More on Neal Hatcher

Good job by the News and Record on the passing of Neal Hatcher and I’m sure many of you have read Tom Keller’s account from the paper or on-line at by this time of day.

Here’s the piece from the Winston-Salem Jounrnal’s Mason Linker at

Neal Hatcher, a former football coach at Glenn High School who retired as the athletics director at Greensboro Grimsley in 2005, died early yesterday at Moses Cone Memorial Hospital in Greensboro after a prolonged illness. He was 56.

Marty Stanley, the AD at Glenn and a friend of Hatcher’s, said that Hatcher became ill in November and had been hospitalized for an extended period while awaiting a liver transplant.

“We had a good discussion on Monday, had a real nice visit with him for about 30 minutes, and he talked to us the whole time,” Stanley said. “It’s just tough to see someone you worked with who was so good with kids. He was a great guy. I think the only reason he left Glenn was because he wanted to be an AD and Grimsley gave him that opportunity.

“After talking with his wife while we were there, she said it was day to day, hour to hour. He gave his whole life to education and working with kids. You hate to see him not get the chance to enjoy his retirement.”

Hatcher was the football coach at Glenn from 1993 to 1998. He had a record of 31-38 in that stretch and led the Bobcats to four playoff berths, including the 3-A quarterfinals in 1995. He resigned at Glenn in 1999 and became the AD at Grimsley. He retired from teaching in 2005.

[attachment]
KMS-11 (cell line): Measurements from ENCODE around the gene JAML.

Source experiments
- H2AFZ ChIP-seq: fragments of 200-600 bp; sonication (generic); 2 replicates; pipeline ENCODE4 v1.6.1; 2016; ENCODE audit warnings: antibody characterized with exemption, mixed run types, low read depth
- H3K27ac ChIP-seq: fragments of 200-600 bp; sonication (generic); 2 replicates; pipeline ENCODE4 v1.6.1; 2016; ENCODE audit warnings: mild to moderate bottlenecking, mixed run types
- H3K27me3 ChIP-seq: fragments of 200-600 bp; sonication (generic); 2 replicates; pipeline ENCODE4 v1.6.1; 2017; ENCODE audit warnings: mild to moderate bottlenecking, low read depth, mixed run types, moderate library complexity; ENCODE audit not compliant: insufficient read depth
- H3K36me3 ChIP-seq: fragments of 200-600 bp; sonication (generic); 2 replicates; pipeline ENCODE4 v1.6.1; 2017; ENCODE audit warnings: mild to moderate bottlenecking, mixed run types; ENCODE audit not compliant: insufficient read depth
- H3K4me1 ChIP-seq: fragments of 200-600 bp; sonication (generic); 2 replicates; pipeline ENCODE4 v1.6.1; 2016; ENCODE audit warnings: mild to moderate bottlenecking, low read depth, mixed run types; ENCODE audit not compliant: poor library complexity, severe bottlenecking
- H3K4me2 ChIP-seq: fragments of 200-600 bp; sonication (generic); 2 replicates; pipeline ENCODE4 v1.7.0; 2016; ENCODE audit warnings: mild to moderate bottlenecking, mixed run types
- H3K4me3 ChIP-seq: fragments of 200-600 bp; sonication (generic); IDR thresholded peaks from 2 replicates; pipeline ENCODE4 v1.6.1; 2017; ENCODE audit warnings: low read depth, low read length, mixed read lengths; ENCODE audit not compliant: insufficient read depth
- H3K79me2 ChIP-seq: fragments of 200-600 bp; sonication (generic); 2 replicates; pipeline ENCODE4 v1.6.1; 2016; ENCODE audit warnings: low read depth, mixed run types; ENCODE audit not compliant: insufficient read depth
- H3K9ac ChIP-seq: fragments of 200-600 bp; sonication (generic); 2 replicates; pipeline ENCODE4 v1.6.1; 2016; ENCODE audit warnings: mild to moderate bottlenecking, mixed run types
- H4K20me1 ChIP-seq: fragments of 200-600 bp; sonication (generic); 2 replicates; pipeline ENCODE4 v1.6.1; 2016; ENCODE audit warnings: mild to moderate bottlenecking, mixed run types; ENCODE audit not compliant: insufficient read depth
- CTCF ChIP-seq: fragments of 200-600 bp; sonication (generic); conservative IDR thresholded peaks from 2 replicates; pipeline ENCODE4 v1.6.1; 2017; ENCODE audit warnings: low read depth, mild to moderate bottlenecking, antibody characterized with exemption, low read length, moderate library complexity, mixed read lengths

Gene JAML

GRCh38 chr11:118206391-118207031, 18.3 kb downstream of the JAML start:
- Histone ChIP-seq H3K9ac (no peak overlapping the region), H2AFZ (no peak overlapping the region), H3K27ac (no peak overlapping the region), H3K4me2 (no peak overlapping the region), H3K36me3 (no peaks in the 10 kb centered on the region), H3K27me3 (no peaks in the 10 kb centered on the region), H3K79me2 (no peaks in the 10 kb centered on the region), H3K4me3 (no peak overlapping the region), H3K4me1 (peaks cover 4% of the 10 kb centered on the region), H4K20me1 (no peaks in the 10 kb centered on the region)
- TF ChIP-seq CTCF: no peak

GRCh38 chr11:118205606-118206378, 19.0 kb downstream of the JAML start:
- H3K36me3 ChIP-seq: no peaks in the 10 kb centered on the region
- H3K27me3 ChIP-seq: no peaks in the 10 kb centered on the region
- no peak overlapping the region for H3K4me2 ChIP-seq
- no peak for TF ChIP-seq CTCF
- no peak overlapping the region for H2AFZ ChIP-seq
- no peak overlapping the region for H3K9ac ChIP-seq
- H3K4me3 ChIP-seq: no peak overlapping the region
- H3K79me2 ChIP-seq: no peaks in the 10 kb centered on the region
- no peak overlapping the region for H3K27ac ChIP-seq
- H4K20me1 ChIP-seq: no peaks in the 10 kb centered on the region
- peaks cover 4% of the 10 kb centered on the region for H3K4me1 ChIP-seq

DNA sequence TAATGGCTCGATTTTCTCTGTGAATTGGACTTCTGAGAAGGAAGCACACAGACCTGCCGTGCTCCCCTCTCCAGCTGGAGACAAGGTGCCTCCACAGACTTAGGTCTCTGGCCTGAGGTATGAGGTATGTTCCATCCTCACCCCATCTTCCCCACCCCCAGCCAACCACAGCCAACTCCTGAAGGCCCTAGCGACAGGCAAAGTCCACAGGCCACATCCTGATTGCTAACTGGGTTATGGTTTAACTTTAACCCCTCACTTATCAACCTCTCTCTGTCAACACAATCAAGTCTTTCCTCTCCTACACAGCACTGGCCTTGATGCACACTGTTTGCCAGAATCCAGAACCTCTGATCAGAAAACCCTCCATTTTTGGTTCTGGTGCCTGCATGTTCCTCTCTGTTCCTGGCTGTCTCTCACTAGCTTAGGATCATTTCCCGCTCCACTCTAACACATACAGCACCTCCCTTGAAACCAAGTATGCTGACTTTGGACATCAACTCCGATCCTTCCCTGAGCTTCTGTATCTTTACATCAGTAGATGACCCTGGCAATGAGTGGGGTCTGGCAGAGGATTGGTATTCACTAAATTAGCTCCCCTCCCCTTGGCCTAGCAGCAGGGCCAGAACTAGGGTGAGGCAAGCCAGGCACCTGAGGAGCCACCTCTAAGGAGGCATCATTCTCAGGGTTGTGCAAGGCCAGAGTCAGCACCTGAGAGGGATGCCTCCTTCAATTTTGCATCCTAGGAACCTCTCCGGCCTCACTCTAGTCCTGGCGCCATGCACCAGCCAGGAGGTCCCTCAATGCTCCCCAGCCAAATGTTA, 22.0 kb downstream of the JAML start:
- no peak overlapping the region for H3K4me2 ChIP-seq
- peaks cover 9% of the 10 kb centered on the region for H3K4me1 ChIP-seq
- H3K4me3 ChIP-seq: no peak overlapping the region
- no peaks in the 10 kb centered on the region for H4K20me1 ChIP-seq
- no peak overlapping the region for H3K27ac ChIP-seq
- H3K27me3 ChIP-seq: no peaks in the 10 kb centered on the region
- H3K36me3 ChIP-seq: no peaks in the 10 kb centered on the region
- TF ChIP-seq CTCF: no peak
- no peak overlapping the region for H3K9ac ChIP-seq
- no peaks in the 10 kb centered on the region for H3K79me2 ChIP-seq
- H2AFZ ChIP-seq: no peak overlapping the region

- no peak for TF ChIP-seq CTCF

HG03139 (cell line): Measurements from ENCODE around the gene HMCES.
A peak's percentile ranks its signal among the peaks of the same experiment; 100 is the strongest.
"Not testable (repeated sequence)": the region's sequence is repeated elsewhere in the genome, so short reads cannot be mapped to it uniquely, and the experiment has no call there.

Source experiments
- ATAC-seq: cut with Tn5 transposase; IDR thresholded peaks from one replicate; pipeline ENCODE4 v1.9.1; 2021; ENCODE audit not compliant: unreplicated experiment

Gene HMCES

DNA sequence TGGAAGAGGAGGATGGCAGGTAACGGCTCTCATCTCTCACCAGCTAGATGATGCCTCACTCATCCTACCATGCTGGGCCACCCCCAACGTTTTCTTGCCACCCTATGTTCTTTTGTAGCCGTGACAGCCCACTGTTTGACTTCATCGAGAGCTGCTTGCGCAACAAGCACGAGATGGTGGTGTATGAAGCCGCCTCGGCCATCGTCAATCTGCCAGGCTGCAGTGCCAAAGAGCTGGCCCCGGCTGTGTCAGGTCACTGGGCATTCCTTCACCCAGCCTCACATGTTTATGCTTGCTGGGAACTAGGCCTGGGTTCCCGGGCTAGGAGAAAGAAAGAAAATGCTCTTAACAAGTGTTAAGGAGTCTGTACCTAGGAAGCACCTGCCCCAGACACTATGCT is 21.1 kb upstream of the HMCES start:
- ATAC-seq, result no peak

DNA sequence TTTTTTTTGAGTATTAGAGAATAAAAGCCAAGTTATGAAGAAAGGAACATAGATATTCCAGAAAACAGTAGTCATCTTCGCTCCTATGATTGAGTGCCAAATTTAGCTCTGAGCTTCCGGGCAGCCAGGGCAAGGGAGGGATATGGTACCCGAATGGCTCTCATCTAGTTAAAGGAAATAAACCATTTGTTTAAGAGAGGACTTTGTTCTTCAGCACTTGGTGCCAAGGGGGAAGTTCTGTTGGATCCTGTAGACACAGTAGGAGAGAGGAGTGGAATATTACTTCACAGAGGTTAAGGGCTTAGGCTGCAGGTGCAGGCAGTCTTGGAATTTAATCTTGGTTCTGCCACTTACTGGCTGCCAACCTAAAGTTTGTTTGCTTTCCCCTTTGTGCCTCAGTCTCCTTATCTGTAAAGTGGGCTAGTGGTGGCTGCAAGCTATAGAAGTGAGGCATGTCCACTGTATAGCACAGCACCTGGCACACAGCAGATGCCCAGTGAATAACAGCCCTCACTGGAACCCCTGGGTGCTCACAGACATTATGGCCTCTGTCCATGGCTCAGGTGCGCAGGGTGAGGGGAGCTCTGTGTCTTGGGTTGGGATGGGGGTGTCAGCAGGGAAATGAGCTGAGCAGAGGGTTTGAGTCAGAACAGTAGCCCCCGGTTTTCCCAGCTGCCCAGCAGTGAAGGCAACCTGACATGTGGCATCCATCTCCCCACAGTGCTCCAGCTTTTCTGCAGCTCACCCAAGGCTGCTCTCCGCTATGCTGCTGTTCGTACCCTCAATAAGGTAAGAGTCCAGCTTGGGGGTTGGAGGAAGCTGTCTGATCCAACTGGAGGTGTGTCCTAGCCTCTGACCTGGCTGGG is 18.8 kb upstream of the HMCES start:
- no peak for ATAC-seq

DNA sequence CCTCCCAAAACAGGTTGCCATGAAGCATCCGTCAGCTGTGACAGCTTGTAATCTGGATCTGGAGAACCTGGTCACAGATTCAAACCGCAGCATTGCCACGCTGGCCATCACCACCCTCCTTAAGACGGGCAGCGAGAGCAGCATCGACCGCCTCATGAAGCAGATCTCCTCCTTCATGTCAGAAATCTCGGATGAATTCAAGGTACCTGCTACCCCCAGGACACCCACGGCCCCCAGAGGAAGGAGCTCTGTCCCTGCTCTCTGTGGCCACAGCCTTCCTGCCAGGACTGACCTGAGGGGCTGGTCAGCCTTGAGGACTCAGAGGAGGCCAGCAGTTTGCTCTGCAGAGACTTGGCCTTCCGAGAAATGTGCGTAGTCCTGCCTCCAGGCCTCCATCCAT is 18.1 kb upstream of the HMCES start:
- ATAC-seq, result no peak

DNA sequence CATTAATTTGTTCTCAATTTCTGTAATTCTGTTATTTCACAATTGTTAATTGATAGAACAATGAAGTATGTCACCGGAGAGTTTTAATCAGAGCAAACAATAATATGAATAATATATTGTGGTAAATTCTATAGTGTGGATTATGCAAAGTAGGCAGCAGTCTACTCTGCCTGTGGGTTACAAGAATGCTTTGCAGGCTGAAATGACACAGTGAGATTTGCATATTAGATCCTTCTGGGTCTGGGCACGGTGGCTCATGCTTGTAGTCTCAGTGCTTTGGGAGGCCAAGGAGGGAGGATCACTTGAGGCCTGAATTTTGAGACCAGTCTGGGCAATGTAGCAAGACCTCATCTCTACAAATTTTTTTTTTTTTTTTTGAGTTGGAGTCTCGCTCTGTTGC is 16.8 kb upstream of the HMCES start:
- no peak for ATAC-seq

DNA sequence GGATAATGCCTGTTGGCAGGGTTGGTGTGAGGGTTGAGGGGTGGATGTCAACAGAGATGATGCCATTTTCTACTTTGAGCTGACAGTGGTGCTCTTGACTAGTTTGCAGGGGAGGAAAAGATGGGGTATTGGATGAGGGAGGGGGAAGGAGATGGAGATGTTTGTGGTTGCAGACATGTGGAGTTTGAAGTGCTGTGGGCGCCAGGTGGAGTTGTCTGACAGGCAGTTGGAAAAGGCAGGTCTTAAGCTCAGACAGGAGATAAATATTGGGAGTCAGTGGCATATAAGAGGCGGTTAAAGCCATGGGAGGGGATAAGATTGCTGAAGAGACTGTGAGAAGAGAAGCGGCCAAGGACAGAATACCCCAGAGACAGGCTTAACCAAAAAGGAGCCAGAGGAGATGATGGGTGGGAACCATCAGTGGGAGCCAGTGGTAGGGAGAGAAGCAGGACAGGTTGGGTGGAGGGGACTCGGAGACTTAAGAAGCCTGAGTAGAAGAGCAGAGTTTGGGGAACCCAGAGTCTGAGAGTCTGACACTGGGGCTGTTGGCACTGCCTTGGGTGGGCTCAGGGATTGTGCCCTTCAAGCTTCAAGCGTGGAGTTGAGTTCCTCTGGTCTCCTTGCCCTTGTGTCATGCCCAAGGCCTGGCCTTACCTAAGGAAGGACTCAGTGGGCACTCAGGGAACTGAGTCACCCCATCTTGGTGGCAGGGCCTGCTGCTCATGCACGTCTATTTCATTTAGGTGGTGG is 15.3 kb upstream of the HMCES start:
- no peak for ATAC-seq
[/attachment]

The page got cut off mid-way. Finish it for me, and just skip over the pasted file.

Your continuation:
At Grimsley, Hatcher succeeded Bob Sawyer, a legendary AD who had retired after 38 years.

“Neal was such a hard worker over at Grimsley and so dedicated while he was AD there,” said Herb Goins, the retired former AD of the Guilford County Schools. “That’s a big job. It’s a large school, but the Grimsley stadium is used by so many outside groups all year long. Neal had an awful lot to do along with AD duties and also with Jamieson Stadium.”

Stanley said that Hatcher turned Glenn’s football program around.

“He was fun to work with,” Stanley said. “He was serious about it, but football wasn’t life or death. Relationships and how he got along with coaches was more important to him. He had a big impact at our school and everybody he came in contact with.”

Todd Shuping, the football coach at Climax Providence Grove, built a strong relationship with Hatcher while he was an assistant coach at Glenn. Hatcher later had a hand in hiring Shuping as Grimsley’s head coach, a position Shuping held from 2004 to 2007.

Shuping said he spent a lot of time visiting Hatcher in the hospital and that he wasn’t surprised to find out yesterday morning that Hatcher had died.

“He is one of the best there is,” Shuping said. “Not only a great coach but also a great person. That’s one thing that made it so easy to be around him. He had a huge impact on a lot of people, and college coaches and former players have come by. That’s a true testament to the impact he has had on people.”

Hatcher played high-school football in Floyd County, Va., and was a 1975 graduate of Emory & Henry. He also was the head-football coach at Asheboro in 1986 and worked as an assistant at Grimsley, Mooresville, Oak Hill (Va.), Patrick County (Va.), Sullivan East (Tenn.) and Bluff City (Tenn.).

Hatcher is survived by his wife Debbie, and children Nicholas and Suzanne. Funeral arrangements were not available yesterday.

â–  Mason Linker can be reached at

1 comment

  1. My deepest sympathies to the family of Coach Hatcher. I had Coach Hatcher at GHS, while I was a student and also knew his Son. This is a shock, and a tremendous loss.

Comments are closed.